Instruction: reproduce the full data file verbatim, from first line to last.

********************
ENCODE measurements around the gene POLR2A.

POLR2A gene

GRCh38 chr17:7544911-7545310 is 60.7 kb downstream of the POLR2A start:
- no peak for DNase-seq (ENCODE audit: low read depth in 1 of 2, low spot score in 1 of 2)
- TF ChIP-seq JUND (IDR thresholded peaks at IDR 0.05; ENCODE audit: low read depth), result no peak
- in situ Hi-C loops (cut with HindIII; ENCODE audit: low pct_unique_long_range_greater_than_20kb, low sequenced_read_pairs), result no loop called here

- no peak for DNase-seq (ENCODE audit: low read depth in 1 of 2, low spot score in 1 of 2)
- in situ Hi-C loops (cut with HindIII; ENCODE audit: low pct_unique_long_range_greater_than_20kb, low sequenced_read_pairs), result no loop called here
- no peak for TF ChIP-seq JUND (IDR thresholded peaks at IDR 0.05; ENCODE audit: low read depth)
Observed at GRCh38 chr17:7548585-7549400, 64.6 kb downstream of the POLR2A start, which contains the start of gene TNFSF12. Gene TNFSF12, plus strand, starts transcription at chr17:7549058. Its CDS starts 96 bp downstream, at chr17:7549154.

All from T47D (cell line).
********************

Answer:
ENCODE measurements around the gene POLR2A.

POLR2A gene

GRCh38 chr17:7544911-7545310 is 60.7 kb downstream of the POLR2A start:
- no peak for DNase-seq (ENCODE audit: low read depth in 1 of 2, low spot score in 1 of 2)
- TF ChIP-seq JUND (IDR thresholded peaks at IDR 0.05; ENCODE audit: low read depth), result no peak
- in situ Hi-C loops (cut with HindIII; ENCODE audit: low pct_unique_long_range_greater_than_20kb, low sequenced_read_pairs), result no loop called here

- no peak for DNase-seq (ENCODE audit: low read depth in 1 of 2, low spot score in 1 of 2)
- in situ Hi-C loops (cut with HindIII; ENCODE audit: low pct_unique_long_range_greater_than_20kb, low sequenced_read_pairs), result no loop called here
- no peak for TF ChIP-seq JUND (IDR thresholded peaks at IDR 0.05; ENCODE audit: low read depth)
Observed at GRCh38 chr17:7548585-7549400, 64.6 kb downstream of the POLR2A start, which contains the start of gene TNFSF12. Gene TNFSF12, plus strand, starts transcription at chr17:7549058. Its CDS starts 96 bp downstream, at chr17:7549154.

All from T47D (cell line).